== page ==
When Alzheimer's Moves In

Christine Kennard Health Pro
  • My good friend recently offloaded her feelings. It was about her mother and the unexpected family strains that have developed as a result of caring for her. My friends' mother (let's call her Janet) used to lead a full and independent life. Janet survived the death of her husband, was an active member of a Bridge club and had a good social life. After a series of small strokes, subsequent memory problems, and a diagnosis of Alzheimer's disease, events finally caught up with her to the point where, in her eightieth year, she is unable to cope alone.

     

    After some discussion the family helped Janet put her house up for sale. A slow housing market means that 3 months later Janet's property is still for sale. The solution seemed obvious. Janet can live for a month at a time between her two daughters, until the house sells. Once the house sells, Janet wants to buy into an assisted living apartment. No problem!

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    Well, no problem until the teenage son (let's call him Mark) was factored in. The moment Janet moved in, it became clear that things were not going to be easy. Janet's mental state means she is often edgy, intolerant, and grumpy. Mark's perfectly normal teenage lifestyle, his friends, music and even the way he speaks seems to annoy Janet to the point where she regularly makes negative comments and criticisms.

     

    Mark is a bright and sensitive lad. He knows his grandmother has dementia and that the changes in her personality are due to the focal brain damage.  Mark also knows that his grandmother's diagnosis of Alzheimer's means she will not recover. But, as my exasperated friend put it, "logic lasts a millisecond when they are in the same room."

     

    Part of the problem seems to be that they used to be so close. When Mark was young, he and Janet would have ‘special chats.' Over a drink of juice, they would sit for ages talking about their lives, telling jokes, drawing and reading.

     

    Janet is now a shadow of the person Mark once knew and loved. Janet had an extensive general knowledge that put everyone to shame. I met her on several occasions and was impressed by her intellect, her liberal views, the care she lavished on those around her and the time she devoted to her charitable works. In just two years Alzheimer's has robbed both of them. Janet knows she has Alzheimer's and she realizes that her memory and her sense of her own identity are affected. Her loss seems to have focused on Mark who is frequently at the sharp end of what can still be a formidable, if fading, intellect.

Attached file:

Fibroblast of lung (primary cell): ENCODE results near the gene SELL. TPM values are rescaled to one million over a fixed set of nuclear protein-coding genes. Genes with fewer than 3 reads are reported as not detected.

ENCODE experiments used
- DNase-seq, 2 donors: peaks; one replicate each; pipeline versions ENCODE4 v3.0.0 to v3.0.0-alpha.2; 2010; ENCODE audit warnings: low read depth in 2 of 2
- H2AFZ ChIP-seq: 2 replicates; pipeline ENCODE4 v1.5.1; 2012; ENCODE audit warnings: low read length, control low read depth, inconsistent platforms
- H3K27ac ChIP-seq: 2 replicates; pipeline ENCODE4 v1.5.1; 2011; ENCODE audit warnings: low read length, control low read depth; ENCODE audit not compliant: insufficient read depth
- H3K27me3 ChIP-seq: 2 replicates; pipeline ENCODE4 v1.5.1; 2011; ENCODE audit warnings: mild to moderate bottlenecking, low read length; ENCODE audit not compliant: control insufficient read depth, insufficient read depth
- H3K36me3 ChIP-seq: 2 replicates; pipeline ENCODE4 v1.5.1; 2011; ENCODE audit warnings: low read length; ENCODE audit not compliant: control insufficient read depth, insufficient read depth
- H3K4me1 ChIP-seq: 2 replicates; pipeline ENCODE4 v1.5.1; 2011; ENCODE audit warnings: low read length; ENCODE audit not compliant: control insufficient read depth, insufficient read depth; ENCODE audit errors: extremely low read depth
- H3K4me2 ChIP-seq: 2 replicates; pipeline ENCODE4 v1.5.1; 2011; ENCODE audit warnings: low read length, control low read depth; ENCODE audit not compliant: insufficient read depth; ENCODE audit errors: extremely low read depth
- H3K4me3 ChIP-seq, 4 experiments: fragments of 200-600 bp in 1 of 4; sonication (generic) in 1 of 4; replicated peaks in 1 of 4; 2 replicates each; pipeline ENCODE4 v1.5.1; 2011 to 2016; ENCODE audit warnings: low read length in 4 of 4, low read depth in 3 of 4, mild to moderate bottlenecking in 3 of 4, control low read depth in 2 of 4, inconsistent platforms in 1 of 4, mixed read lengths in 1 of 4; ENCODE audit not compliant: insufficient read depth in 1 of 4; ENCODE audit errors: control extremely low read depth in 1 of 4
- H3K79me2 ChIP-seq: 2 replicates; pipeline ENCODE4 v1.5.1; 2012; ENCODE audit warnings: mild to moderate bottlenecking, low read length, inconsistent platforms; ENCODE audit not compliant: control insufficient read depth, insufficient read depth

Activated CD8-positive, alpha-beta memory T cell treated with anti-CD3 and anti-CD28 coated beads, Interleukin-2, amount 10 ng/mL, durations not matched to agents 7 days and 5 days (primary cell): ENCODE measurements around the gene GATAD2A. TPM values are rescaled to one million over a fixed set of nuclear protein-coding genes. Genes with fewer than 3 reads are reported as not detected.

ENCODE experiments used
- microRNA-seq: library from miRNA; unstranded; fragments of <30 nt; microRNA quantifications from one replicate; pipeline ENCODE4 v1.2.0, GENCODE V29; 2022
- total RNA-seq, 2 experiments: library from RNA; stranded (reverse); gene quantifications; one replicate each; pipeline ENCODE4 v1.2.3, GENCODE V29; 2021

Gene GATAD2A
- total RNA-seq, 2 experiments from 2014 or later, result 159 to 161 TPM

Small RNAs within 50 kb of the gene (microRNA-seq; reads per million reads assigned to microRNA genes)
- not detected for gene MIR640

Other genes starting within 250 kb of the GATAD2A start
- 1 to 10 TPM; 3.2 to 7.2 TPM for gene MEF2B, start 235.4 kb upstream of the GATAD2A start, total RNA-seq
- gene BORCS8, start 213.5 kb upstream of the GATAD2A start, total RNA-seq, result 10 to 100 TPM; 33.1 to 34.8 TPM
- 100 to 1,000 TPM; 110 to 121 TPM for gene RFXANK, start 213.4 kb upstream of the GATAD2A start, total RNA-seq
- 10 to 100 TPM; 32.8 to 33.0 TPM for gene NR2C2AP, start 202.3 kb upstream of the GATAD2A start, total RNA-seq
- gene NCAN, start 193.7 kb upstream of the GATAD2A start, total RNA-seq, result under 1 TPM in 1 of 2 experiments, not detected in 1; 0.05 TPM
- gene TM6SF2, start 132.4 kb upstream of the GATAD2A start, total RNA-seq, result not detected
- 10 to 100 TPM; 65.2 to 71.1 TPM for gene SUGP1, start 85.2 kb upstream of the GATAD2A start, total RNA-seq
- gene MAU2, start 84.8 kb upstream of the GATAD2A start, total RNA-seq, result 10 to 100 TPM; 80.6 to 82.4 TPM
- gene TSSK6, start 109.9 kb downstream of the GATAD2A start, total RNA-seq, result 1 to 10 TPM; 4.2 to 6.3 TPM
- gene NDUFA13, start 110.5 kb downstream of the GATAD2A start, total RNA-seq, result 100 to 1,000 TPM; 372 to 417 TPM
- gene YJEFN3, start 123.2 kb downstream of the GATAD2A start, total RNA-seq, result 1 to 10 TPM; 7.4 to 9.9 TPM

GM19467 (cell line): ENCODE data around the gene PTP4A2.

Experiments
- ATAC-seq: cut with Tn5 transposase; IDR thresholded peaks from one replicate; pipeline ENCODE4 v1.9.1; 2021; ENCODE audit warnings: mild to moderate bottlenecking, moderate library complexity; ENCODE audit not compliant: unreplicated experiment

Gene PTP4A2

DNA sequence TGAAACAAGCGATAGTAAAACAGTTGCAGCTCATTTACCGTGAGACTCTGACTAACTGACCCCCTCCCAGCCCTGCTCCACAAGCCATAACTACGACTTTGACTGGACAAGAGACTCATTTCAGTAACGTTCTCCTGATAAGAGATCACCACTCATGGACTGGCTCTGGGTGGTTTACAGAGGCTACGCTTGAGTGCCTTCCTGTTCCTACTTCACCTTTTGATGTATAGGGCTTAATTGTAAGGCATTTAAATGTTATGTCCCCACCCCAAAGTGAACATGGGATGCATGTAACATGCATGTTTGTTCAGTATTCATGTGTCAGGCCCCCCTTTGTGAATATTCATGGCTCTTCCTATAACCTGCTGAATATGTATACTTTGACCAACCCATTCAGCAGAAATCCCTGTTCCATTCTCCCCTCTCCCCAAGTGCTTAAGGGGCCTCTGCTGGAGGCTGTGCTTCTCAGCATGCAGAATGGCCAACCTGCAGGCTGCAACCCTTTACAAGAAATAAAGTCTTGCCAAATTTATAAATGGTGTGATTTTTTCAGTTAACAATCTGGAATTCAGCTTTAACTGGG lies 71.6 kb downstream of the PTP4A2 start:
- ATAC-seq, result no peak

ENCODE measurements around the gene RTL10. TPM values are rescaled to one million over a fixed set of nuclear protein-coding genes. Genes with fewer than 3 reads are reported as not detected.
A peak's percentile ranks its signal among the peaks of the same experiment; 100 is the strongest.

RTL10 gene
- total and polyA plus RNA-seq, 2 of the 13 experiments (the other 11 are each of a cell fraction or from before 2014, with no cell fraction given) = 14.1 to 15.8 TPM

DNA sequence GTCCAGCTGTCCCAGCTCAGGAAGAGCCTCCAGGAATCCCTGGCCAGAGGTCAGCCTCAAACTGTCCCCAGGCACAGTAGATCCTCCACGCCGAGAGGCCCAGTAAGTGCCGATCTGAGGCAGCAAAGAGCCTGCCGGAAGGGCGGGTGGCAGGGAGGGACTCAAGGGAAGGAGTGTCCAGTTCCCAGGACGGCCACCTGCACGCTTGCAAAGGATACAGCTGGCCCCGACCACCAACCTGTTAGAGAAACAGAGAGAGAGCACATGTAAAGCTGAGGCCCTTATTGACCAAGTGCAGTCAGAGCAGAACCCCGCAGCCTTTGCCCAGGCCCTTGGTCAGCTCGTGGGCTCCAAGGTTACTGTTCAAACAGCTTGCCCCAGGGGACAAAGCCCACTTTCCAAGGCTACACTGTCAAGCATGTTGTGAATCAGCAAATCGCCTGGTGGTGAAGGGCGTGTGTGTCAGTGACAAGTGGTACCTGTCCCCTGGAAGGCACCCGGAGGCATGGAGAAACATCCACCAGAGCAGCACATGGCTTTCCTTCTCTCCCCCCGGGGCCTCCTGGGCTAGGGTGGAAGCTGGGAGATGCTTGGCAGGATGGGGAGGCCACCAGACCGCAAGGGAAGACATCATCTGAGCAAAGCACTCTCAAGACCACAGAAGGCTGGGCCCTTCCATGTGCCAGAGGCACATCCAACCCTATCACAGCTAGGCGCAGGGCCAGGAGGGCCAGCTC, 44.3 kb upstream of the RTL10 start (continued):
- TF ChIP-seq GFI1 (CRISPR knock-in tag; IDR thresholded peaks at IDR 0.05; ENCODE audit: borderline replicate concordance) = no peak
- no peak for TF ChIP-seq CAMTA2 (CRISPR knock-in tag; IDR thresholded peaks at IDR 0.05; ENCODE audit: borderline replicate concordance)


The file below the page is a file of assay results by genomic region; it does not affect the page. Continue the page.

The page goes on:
Late adolescence has its own complexities. So much happens in the transition from childhood to adulthood. Relationships are renegotiated and undergo constant change. People who were central to their existence as children become less so as peer groups become more important. Even without his grandmother, Mark is often a sullen and self-absorbed individual. His evolving sense of self means he is sensitive to criticism, sometimes quick to react with his vocabulary of insults, and slow to forgive.

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    My poor friend. She is caught between a rock and a hard place. Her son frets that the situation will never end and his grandmother will simply move in. My friend spends hours reassuring her son that he is still loved, still as important as he ever was and still the center of her life. Yet, she has to broker peace between Mark and Janet on an almost daily basis, to the point where she now looks and sounds shattered.

     

    There are no quick fixes or easy answers to a situation like this. In many ways it represents a microcosm of society. Each day a new set of challenges will be thrown up and have to be managed. I'm just pleased that I can offer an ear, a hug and a cup of tea to my friend. From what she says, it does her a world of good.

Published On: July 03, 2008